Over 1500 years before Leonardo Da Vinci became the Renaissance Man, antiquity had its own in the form of Archimedes, one of the most famous Ancient Greeks. An engineer, mathematician, physicist, scientist and astronomer all rolled into one, Archimedes has been credited for making groundbreaking discoveries, some of which are undoubtedly fact and others that are almost certainly myth. Regardless, he's considered the first man to determine a way to measure an object's mass, and also the first man to realize that refracting the Sun's light could burn something, theorizing the existence of lasers over two millennia before they existed. People still use the design of the Archimedes screw in water pumps today, and modern scholars have tried to link him to the recently discovered Antikythera mechanism, an ancient "computer" of sorts that used mechanics to accurately chart astronomical data depending on the date it was set to.
Archimedes was a legend even among the Romans, who were expanding their empire during the great scientist's own lifetime. A Roman soldier has long been blamed for killing Archimedes after taking over Syracuse, but not before Archimedes reportedly helped the island's defenses with ingenious devices that burned Roman ships and even lifted some of them out of the water. The stories are probably apocryphal, but they speak to the man's reputation even among his contemporaries, and Cicero himself went to visit Archimedes' tomb.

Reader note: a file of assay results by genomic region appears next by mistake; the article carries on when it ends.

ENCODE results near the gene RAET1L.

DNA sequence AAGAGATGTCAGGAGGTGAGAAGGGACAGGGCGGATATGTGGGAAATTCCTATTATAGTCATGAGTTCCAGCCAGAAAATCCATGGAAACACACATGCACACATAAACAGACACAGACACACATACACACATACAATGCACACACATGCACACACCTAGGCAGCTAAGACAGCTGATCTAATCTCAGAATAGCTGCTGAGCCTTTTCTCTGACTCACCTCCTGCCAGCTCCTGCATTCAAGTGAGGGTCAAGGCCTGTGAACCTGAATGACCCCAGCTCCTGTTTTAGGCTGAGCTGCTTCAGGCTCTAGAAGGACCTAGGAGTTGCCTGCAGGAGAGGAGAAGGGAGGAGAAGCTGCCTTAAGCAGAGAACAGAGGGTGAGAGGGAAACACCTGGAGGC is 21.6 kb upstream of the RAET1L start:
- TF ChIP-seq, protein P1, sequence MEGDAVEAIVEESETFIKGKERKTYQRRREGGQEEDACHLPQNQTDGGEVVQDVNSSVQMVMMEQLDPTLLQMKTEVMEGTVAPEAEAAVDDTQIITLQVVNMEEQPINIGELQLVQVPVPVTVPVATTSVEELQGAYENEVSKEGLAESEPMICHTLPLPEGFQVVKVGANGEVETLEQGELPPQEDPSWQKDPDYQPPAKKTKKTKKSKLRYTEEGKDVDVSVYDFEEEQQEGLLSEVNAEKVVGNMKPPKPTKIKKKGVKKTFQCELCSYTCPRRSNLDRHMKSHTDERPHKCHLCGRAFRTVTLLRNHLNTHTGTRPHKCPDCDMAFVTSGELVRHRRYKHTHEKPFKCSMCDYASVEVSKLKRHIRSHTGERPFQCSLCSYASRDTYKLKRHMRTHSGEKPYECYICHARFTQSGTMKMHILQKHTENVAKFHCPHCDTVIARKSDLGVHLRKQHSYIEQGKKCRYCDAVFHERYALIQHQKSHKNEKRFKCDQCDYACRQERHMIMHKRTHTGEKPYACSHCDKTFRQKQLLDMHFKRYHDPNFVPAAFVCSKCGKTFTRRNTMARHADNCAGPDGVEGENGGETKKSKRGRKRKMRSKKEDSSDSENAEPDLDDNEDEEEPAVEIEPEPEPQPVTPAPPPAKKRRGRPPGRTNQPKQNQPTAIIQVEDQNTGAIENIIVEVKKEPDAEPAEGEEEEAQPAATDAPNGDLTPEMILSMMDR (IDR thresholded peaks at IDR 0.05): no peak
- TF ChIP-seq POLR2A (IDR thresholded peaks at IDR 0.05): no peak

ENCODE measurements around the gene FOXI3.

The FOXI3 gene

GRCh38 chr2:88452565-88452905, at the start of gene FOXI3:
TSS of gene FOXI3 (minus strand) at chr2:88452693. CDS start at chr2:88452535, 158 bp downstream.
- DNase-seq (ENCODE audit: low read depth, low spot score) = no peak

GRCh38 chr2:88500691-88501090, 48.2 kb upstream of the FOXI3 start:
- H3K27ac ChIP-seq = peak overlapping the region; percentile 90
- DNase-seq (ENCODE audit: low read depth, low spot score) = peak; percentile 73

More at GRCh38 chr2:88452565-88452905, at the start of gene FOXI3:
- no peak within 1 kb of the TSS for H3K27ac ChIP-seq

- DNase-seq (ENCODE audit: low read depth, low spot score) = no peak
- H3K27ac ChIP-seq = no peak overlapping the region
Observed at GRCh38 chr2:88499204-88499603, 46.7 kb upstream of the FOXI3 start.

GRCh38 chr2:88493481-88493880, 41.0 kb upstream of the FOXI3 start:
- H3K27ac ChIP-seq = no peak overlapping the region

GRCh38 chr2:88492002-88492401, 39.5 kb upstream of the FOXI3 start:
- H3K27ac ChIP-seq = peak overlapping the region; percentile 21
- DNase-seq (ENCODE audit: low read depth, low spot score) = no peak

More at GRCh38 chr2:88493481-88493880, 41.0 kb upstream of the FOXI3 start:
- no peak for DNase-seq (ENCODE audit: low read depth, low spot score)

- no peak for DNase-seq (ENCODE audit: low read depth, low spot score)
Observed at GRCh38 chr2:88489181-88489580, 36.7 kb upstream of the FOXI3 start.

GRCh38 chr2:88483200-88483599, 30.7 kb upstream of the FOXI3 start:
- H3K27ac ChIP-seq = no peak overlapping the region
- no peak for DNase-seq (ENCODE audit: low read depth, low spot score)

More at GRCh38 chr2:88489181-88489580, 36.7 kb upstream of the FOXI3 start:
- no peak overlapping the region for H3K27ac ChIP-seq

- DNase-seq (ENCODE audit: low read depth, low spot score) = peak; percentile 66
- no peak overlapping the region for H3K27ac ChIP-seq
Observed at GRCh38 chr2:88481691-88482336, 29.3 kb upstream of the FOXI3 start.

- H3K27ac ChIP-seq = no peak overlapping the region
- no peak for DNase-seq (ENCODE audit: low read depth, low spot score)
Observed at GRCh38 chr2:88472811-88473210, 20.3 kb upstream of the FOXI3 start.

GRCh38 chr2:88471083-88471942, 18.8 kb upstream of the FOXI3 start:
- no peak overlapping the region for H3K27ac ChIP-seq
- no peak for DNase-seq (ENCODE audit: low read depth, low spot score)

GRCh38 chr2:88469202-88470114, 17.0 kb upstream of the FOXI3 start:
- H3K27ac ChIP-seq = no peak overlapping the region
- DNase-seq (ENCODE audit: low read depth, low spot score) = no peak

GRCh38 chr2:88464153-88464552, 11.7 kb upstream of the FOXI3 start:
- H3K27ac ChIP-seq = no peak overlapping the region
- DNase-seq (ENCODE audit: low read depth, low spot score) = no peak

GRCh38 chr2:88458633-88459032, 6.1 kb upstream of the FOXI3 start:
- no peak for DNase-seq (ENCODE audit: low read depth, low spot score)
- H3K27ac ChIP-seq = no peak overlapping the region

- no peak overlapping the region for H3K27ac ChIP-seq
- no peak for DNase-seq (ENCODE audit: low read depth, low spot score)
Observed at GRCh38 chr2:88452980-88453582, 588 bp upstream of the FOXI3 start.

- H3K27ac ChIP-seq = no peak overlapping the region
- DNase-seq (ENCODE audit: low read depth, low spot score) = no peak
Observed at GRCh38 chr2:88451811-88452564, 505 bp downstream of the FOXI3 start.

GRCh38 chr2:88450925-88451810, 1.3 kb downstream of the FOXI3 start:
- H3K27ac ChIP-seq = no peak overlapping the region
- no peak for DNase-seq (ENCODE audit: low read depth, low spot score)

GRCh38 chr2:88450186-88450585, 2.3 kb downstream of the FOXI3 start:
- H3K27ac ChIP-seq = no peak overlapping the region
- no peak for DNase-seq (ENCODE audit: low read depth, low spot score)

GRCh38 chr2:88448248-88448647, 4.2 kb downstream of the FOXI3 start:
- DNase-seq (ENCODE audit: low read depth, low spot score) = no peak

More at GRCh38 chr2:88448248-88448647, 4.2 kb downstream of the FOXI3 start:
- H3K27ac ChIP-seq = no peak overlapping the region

It has long been difficult to separate fact from legend in the story of Archimedes' life, from his death to his legendary discovery of how to differentiate gold from fool's gold, but many of his works survived antiquity, and many others were quoted by other ancient writers. As a result, even while his life and death remain topics of debate, his writings and measurements are factually established and well known, and they range on everything from measuring an object's density to measuring circles and parabolas.
Legends of the Ancient World: The Life and Legacy of Archimedes chronicles the life, stories, and legacy of the famous Greek mathematician.
©2012 Charles River Editors (P)2015 Charles River Editors
Great information, but the narration sounds so much like a computer, it's distracting. The exact and precise pronunciation and cadence sounds like a computer and you have a hard time believing this was actually read by a human. Distracting.
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